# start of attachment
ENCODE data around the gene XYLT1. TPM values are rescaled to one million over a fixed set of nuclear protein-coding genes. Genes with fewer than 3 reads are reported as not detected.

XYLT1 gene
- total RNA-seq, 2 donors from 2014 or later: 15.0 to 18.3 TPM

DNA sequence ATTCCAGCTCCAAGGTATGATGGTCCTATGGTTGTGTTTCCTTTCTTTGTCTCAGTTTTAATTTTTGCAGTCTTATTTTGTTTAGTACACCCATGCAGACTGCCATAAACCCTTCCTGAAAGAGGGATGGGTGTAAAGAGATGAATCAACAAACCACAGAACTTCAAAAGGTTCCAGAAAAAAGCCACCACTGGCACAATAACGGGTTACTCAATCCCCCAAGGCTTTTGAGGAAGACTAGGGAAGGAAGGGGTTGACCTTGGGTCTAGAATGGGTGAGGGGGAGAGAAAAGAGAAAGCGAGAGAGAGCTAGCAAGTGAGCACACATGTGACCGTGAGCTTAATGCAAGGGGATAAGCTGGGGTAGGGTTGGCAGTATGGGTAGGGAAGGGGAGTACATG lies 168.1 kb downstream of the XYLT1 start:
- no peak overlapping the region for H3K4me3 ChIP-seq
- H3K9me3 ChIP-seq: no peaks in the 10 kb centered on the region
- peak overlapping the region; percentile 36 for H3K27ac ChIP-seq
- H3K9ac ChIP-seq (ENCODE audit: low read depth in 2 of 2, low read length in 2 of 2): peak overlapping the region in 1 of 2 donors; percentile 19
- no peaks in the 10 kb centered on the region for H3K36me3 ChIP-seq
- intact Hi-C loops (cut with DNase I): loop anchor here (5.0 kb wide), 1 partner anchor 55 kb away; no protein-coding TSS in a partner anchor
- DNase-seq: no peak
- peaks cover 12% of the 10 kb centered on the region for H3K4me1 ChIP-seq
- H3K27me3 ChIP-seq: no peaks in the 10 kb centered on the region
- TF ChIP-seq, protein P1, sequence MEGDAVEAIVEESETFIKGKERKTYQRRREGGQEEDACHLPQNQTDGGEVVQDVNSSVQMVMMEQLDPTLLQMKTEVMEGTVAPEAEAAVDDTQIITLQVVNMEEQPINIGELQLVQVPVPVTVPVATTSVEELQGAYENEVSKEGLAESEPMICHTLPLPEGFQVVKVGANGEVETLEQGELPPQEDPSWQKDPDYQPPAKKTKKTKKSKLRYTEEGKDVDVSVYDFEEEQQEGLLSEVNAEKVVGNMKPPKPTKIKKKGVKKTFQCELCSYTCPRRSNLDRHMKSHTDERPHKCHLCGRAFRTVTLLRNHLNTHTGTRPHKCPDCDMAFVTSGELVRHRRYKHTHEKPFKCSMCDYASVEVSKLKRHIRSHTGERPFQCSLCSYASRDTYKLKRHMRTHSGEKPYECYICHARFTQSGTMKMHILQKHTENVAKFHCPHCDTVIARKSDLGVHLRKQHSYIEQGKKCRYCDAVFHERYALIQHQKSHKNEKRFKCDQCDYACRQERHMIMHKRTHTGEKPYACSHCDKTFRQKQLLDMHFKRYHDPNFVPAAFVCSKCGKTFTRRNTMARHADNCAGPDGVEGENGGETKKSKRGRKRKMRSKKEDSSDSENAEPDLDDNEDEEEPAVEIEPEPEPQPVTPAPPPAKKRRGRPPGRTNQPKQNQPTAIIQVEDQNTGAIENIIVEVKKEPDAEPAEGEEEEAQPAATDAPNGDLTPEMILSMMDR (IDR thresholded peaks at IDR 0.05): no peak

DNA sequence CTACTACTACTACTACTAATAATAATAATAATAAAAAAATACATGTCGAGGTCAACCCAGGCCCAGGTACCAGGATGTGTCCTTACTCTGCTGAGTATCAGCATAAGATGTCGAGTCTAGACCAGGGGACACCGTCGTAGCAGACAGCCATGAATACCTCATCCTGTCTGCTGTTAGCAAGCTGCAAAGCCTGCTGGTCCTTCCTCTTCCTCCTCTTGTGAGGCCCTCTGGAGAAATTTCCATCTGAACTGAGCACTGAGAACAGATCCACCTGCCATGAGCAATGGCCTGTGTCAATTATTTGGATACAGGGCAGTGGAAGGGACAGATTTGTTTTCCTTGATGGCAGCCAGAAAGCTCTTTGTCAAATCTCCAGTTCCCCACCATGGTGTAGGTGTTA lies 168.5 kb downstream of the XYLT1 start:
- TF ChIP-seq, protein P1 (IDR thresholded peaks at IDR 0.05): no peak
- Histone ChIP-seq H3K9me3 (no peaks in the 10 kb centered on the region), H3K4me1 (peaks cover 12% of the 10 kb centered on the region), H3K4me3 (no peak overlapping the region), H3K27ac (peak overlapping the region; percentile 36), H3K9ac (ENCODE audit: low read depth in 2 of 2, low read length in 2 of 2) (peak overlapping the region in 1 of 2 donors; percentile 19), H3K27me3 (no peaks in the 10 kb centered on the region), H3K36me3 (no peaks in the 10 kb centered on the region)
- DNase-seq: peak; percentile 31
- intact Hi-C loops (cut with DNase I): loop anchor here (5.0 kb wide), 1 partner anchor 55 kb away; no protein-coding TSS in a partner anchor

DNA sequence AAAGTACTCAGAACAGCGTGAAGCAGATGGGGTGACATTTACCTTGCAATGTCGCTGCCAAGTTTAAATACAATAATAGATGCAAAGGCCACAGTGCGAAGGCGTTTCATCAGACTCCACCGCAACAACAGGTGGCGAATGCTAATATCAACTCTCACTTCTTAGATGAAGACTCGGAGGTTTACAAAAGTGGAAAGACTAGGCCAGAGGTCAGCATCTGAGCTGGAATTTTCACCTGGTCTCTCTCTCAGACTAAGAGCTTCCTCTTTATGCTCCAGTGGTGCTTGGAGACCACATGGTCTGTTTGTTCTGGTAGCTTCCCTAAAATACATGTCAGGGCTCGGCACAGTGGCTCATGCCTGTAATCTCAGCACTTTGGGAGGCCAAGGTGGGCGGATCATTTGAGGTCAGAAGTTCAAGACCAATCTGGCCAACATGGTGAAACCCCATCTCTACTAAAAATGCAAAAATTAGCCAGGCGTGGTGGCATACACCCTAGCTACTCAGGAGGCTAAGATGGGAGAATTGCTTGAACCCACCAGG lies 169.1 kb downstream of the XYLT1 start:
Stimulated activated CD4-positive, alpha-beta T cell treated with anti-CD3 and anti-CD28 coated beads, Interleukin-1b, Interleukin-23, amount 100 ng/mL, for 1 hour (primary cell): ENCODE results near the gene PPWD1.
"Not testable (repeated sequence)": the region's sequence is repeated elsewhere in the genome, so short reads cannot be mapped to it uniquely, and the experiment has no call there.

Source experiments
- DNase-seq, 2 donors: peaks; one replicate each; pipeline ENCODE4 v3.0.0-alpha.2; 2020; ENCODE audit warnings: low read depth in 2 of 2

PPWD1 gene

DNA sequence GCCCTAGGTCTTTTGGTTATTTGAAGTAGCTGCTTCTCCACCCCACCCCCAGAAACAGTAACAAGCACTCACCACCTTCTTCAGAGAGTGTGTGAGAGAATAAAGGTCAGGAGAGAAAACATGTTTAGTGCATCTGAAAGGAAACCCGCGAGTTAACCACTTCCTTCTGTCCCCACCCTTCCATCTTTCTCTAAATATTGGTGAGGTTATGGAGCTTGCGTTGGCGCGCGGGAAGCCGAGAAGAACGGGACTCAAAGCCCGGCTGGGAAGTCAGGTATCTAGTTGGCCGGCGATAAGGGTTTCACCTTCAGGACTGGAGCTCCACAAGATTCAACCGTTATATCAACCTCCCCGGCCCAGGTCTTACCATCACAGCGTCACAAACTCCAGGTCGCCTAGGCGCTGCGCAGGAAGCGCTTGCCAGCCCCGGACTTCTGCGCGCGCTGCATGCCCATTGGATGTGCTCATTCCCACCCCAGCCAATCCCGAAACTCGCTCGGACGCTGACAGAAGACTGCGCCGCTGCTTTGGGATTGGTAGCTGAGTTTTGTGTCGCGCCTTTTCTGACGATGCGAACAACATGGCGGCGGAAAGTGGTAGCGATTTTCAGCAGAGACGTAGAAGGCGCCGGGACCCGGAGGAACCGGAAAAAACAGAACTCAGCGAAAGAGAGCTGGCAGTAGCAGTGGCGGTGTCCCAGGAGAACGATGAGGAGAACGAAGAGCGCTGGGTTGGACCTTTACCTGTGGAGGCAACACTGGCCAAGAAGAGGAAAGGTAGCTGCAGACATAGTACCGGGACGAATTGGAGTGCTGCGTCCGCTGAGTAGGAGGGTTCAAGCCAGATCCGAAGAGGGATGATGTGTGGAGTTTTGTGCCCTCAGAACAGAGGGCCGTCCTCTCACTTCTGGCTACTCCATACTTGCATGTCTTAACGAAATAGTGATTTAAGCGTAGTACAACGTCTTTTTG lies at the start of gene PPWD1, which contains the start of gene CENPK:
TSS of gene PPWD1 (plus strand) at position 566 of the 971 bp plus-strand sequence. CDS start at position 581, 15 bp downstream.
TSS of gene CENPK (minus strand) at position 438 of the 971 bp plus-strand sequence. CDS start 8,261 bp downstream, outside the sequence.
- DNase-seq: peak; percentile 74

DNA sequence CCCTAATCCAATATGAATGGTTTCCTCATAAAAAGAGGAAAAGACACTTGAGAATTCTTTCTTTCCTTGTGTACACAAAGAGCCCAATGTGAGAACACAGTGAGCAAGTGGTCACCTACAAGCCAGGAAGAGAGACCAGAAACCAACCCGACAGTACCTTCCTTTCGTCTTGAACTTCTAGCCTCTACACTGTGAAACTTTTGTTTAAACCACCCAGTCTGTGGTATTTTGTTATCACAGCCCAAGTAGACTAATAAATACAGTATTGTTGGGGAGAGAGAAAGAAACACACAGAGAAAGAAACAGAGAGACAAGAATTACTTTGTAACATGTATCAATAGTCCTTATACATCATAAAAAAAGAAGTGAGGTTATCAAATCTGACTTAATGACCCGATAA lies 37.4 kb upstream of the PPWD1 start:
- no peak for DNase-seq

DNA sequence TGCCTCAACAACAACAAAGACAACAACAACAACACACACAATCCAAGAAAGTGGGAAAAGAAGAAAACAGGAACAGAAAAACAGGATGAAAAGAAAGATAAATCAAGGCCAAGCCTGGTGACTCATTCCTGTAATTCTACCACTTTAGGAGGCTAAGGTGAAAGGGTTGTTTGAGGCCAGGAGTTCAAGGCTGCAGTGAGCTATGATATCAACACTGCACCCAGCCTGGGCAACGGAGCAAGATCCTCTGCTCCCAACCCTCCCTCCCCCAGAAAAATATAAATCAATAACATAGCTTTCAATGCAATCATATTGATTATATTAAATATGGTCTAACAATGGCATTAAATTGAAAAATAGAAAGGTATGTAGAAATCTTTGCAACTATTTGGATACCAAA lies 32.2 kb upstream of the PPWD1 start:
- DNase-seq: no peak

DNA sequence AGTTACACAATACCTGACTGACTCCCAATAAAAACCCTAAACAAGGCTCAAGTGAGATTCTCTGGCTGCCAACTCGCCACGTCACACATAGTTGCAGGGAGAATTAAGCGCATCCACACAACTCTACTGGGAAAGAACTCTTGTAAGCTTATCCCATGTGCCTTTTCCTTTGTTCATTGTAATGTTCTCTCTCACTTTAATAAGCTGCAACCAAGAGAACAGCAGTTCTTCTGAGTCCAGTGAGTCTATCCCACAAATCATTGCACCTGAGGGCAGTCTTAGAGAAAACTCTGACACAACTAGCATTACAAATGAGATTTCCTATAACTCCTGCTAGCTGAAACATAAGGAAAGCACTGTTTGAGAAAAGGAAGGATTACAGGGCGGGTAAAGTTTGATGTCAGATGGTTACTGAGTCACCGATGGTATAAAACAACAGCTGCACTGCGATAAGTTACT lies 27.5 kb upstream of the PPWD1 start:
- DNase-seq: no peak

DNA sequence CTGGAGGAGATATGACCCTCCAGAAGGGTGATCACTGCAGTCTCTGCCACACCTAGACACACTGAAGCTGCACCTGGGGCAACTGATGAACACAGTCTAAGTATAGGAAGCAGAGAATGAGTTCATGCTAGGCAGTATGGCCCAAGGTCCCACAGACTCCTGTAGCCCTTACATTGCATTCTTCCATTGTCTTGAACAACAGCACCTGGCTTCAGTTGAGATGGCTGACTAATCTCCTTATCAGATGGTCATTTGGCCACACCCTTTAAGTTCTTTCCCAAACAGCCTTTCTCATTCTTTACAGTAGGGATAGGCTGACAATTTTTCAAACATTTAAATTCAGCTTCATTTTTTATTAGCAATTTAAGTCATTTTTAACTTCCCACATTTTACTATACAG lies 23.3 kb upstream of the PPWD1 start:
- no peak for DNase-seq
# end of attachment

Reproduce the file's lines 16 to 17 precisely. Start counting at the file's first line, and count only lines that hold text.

- TF ChIP-seq, protein P1 (IDR thresholded peaks at IDR 0.05): no peak
- Histone ChIP-seq H3K9me3 (no peaks in the 10 kb centered on the region), H3K4me1 (peaks cover 12% of the 10 kb centered on the region), H3K4me3 (no peak overlapping the region), H3K27ac (peak overlapping the region; percentile 36), H3K9ac (ENCODE audit: low read depth in 2 of 2, low read length in 2 of 2) (peak overlapping the region in 1 of 2 donors; percentile 19), H3K27me3 (no peaks in the 10 kb centered on the region), H3K36me3 (no peaks in the 10 kb centered on the region)